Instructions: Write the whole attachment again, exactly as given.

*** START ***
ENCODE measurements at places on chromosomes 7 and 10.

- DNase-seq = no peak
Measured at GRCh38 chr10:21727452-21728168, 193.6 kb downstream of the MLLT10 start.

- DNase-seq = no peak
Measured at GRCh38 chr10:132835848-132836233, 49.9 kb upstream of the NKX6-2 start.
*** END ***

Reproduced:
ENCODE measurements at places on chromosomes 7 and 10.

- DNase-seq = no peak
Measured at GRCh38 chr10:21727452-21728168, 193.6 kb downstream of the MLLT10 start.

- DNase-seq = no peak
Measured at GRCh38 chr10:132835848-132836233, 49.9 kb upstream of the NKX6-2 start.